Image by Gerd Altmann
I was standing in a hotel corridor in a Holiday Inn in Seattle. I raised my fist to knock on the door in front of me, but my hand just hovered there. Kimmy was on the other side of the door. She was probably still in her underwear, or maybe just a T-shirt, maybe my T-shirt, I’m not sure. I was supposed to be inside the room with her.
Kimmy had flown from Milwaukee to come stay with me for a few days before I was deployed to Iraq. We’d been dating for two years by then. For most of that time, I was away at basic training or stationed at Fort Lewis in Washington State. She was back home in Wisconsin, brightening up our homeland, busy with college classes or work.
The Life That Never Was
As I stood outside that hotel room in Seattle, I could picture her back in Milwaukee — smiling at a friend or throwing her head back to laugh at a joke, even if it wasn’t that funny, just to make the joke teller feel good. I could see my ’98 Honda Civic in her parents’ garage, stored out of the way and off to the side, like a high school yearbook you keep in a souvenir box in the closet. I could see her dad starting the car and running it once a month or so, every month, until I returned. So I’d have wheels to pick her up for dates when I got back. So I could pick right back up where I had left off. Most of all, I could see Kimmy waiting patiently for me to grow up and into the man she wanted me to be. A man ready for marriage and children.
We had forty-eight hours — maybe less — to pretend I wasn’t about to be dropped into a war zone. My platoon was headed for Mosul, which would later be considered one of the deadliest battlegrounds of the conflict. The funny part was, at the time I was relieved not to be going to Baghdad — Mosul, in the north, seemed safer somehow. But wherever that military transport dropped me, it was go time. This was what I had trained for.
In the hours that were supposed to be filled with sex and dinner and drinks and one-last-times, the part of me that would’ve enjoyed those things retreated. Someone else rose up in his place. He was a warrior going to war, and his duty consumed him. With a quiet compliance that startled me, love stepped aside to make way for the forthcoming battle.
Kimmy and I sat in that hotel room until our time together turned from days to hours. I couldn’t just sit around and watch the hours become minutes. I couldn’t stay there with her another second. I had to move. I had to get outside. I needed air and sky so I wouldn’t suffocate.
Hit the Road, Jack
Someone watching us would have looked at me and seen a twenty-year-old kid and a leggy blonde in a hotel room and thought she was some kind of conquest for me. They’d have seen the way I quickly dressed while she lounged on the bed in various states of undress, hoping I’d change my mind and stay with her for a few more hours. For one more hour. For a few more minutes?
The someone watching us would have projected something about my fear of commitment or intimacy or about boys being boys. But it wasn’t that I wanted to keep my options open or sleep with other girls. I had to leave because I had to get on a plane to Iraq, and there’s only so much adrenaline a human body can make. There’s not enough to make love and war.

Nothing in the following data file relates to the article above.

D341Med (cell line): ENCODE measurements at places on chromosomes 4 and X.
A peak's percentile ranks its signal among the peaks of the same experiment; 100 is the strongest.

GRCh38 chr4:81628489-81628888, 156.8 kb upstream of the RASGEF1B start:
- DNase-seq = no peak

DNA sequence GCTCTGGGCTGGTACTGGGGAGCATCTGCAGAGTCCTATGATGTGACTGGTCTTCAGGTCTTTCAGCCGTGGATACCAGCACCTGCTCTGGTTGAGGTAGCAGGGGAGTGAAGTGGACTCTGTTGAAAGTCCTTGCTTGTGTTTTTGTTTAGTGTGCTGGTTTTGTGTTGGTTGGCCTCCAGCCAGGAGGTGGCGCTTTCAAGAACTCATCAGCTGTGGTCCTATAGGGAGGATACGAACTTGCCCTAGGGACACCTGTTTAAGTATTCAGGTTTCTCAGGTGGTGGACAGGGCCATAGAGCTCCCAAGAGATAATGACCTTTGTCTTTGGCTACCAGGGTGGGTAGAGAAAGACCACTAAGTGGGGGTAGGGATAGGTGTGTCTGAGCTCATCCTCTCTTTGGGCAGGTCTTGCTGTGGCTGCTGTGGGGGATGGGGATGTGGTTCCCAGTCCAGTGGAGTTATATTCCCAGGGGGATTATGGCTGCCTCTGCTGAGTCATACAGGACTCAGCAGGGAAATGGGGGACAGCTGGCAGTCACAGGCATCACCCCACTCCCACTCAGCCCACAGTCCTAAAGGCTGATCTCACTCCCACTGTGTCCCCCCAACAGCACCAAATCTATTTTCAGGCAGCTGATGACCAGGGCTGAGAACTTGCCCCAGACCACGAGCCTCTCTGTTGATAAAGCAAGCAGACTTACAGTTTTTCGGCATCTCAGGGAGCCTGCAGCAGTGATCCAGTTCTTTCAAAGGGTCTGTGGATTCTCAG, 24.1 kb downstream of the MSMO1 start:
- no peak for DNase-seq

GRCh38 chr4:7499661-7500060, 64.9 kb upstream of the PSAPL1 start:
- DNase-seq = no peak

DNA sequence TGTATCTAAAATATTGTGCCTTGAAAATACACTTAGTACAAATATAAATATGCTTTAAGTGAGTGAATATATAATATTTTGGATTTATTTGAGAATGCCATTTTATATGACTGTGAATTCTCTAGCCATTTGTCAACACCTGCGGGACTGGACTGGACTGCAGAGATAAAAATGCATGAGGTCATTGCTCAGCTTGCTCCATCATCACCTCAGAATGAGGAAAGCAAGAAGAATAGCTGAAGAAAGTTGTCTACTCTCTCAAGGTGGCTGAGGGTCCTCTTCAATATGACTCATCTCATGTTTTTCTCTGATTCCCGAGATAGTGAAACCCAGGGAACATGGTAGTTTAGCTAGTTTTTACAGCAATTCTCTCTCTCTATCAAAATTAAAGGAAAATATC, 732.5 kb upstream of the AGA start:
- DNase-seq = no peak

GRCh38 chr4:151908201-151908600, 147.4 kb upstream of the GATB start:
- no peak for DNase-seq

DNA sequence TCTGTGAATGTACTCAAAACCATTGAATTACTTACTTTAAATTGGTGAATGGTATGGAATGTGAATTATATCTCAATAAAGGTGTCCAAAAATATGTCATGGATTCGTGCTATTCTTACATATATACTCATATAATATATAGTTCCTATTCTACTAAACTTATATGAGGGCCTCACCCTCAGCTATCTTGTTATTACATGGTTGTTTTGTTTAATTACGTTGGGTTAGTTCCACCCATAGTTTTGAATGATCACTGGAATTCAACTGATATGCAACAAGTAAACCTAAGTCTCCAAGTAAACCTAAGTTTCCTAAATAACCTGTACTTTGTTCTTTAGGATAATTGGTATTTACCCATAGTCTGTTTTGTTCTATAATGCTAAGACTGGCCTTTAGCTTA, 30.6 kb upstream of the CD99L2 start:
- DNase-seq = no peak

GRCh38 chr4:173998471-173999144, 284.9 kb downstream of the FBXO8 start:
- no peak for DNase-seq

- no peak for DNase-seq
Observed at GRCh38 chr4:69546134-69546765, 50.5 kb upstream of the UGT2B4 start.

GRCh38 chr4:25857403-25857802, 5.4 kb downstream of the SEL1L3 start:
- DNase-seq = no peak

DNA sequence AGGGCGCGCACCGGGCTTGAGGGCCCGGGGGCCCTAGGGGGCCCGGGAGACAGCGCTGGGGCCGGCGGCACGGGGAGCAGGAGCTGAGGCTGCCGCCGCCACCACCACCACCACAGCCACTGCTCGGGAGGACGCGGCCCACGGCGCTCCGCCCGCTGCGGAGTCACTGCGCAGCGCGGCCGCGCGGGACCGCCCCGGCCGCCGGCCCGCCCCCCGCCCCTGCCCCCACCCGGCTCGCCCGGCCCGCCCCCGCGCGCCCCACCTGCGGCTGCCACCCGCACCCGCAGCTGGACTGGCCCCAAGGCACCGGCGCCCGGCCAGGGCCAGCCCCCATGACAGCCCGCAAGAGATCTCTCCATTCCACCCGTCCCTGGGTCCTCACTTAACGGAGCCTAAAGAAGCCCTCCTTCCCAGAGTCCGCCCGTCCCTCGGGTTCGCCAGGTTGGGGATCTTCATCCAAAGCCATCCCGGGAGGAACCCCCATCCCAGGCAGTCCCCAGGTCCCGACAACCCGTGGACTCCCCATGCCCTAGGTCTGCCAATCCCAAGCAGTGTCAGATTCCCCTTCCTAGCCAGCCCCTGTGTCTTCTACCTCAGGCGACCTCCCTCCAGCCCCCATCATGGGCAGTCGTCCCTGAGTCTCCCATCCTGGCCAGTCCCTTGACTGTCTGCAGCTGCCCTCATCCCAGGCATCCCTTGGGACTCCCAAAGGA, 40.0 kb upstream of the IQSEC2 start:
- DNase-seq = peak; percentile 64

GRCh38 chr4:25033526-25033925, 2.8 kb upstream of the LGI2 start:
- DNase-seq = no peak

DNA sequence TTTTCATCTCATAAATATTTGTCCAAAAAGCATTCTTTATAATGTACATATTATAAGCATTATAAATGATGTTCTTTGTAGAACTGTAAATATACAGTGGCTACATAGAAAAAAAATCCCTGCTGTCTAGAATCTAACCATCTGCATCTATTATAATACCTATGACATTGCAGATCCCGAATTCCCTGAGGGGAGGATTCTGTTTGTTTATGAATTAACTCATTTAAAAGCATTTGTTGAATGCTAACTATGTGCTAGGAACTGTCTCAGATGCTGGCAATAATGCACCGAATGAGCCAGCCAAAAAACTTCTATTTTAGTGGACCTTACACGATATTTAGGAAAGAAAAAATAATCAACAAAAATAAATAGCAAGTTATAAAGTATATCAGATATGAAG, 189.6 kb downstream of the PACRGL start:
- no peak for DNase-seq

To make war, you have to leave the love behind.
Don't Give Up On Love
I packed furiously. I told Kimmy no, I couldn’t stay, not even for a few more minutes. I had to go. She said the same thing she’d say later, whenever I’d blow her off out of the blue.
She turned her blue eyes from mine, smiling sadly. I knew that smile. It meant she hadn’t given up on me yet. She still believed her perfect love might be enough. Like her smile or her kiss or her touch could keep a part of me innocent forever, no matter what I did or saw over there. She wanted to hang on to all of me, but she’d settle for keeping just a piece. I hadn’t stepped a boot on Iraqi soil, but already I wouldn’t — I couldn’t — give her that. Not even that.
I kissed her quickly, stepped out of the room, and shut the door. I took a few steps toward the stairwell, turned around, walked right back to the door, and stood outside the room. I raised a fist to knock for her to let me back in.
The sound of her sobs beat against the door from inside. I stood there and listened to her cry. I lowered my fist, walked down the stairs, got into the truck I’d borrowed to see her, and drove away. I drove back to base so I could get ready to get on the bus that would take us to the air base that held the plane that would fly me to war.
Making War, Not Love?
On the bus, I realized that the I that had loved Kimmy was now part of a We. "We" had first started to take shape in basic training. Now, hours before war, "We" were fully formed. Indivisible. And so it was We that left Kimmy in the hotel room that day.
We flew from Fort Lewis to Maine to Ireland to Germany to Turkey to Kuwait. Kuwait, so named because it’s where We had to wait, and wait, and wait for the sound of our C-130 aircraft to Iraq to cut through the silent night and drown out the memory of Kimmy’s sobs.
Excerpted from the book Where War Ends.
© 2019 by Tom Voss and Rebecca Anne Nguyen.
Reprinted with permission from NewWorldLibrary.com
Where War Ends: A Combat Veteran’s 2,700-Mile Journey to Heal ― Recovering from PTSD and Moral Injury through Meditation
by Tom Voss and Rebecca Anne Nguyen
An Iraq War veteran’s riveting journey from suicidal despair to hope. Tom Voss’s story will give inspiration to veterans, their friends and family, and survivors of all kinds. (Also available as a Kindle edition and as an audiobook.)
About the Author
Tom Voss served as an infantry scout in the 3rd Battalion, 21st Infantry Regiment’s scout-sniper platoon. While deployed in Mosul, Iraq, he participated in hundreds of combat and humanitarian missions. Rebecca Anne Nguyen, Voss’s sister and coauthor, is a writer based in Charlotte, North Carolina. TheMeditatingVet.com